Some deaths are sudden but even where there has been a period of forewarning it may be seen as sudden by those bereaved. Anticipatory grief was described by Lindemann (1944) and the concept was refined by Rando (1988). The term originated to describe the experience of grieving so fully before an expected death that emotional ties are relinquished - the missing soldier returns but finds no welcome. A different view is that attachment strengthens in the face of loss and anticipatory grief is not the same as the grief felt subsequently. A preparatory period can offer advantages but if the final illness is of a protracted and uncertain duration then this brings different stressors. A study of 73 caregivers bereaved by the death of an elderly relative identified that quality of support prior to the death was more important in adjustment to bereavement than subsequent support (Bass, Bowman & Noelke, 1991).

Sudden, unexpected death is considered more problematic for the bereaved person and the research of Parkes & Weiss (1983) supports this, but there are confounding variables. Sudden death is more likely to be the cause of death in a younger population and so those bereaved may be younger and possible have dependent children. The death is more likely to be violent, whether this is caused by an industrial accident or major incident, and in these circumstances the death will involve lengthy legal processes and publicity. These issues are discussed later.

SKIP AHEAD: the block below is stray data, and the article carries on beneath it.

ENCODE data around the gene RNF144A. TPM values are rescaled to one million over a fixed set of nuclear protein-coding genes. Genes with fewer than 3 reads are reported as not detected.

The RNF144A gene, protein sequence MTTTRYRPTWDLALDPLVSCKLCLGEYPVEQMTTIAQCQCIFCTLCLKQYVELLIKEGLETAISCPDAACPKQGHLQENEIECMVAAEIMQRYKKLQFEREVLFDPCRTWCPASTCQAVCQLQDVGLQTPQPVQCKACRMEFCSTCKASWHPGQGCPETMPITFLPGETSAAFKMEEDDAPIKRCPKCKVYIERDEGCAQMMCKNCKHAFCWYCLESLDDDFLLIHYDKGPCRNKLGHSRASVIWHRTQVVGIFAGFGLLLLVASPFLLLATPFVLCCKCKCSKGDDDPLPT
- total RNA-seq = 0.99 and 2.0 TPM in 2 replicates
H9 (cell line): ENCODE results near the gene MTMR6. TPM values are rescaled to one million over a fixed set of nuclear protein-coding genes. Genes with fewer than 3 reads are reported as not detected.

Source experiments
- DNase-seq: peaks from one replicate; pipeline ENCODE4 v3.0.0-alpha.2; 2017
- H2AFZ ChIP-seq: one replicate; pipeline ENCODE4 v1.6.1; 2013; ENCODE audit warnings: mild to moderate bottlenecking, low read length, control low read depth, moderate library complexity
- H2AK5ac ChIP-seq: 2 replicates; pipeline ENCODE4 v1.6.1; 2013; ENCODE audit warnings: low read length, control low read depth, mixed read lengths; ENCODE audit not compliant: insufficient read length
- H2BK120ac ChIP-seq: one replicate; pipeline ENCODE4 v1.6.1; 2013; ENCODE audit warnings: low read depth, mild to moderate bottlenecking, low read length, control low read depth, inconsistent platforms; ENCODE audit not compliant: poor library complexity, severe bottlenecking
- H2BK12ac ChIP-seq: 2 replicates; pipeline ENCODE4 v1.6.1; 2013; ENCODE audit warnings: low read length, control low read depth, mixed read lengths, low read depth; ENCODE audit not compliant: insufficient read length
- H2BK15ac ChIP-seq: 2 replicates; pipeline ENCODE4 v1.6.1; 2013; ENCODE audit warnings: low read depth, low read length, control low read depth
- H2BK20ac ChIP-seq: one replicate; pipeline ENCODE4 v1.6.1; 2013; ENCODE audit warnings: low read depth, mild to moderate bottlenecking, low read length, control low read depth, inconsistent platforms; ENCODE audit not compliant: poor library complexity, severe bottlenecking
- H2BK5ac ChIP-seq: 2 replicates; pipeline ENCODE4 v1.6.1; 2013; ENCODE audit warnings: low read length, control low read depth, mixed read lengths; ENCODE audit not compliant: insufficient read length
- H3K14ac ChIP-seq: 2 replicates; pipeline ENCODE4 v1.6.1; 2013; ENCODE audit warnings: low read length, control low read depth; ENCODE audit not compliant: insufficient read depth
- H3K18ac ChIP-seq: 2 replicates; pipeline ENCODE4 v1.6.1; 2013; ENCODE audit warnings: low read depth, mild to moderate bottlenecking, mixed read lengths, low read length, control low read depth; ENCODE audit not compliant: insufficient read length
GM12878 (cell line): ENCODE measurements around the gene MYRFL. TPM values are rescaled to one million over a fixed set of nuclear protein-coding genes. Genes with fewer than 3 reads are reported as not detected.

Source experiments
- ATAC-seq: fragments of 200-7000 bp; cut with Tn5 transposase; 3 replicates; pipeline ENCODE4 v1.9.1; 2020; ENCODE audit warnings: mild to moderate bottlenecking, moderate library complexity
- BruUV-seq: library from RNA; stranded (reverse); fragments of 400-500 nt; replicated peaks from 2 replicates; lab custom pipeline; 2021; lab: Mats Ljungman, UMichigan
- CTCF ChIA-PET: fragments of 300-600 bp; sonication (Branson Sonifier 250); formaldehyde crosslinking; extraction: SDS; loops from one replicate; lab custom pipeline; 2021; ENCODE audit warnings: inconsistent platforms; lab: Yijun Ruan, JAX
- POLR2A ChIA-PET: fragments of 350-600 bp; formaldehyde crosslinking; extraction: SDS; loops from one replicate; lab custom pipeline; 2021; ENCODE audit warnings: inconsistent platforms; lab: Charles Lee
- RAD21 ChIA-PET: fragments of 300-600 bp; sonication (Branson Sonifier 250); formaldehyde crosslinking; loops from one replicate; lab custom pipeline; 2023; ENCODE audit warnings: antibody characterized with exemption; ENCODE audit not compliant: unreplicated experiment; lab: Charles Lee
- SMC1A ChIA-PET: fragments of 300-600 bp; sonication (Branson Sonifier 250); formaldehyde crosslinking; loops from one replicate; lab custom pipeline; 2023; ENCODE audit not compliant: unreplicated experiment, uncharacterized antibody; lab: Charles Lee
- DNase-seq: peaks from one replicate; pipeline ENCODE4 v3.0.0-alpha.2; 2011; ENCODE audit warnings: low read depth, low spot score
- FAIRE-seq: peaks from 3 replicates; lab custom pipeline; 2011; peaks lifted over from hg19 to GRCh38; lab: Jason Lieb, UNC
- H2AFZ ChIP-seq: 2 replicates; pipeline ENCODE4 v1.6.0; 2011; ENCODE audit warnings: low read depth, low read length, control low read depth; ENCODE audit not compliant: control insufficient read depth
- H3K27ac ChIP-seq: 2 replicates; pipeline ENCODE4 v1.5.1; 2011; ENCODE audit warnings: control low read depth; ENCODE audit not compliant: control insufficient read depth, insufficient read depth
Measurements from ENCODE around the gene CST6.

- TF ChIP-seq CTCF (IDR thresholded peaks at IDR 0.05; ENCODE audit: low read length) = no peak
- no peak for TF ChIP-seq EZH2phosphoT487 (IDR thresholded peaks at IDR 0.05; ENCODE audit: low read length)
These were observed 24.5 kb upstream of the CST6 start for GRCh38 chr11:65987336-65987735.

The Type and Nature of the Relationship

For a parent there is an untimeliness about the death of a child whether that child is in its early years or has become an adult. A source of practical and emotional support may be lost with the death of an adult child. If the dead person was not valued by their community then the bereaved survivor will feel isolated in grief as can happen with the bereaved parents of children with learning disabilities (Cathcart, 1996).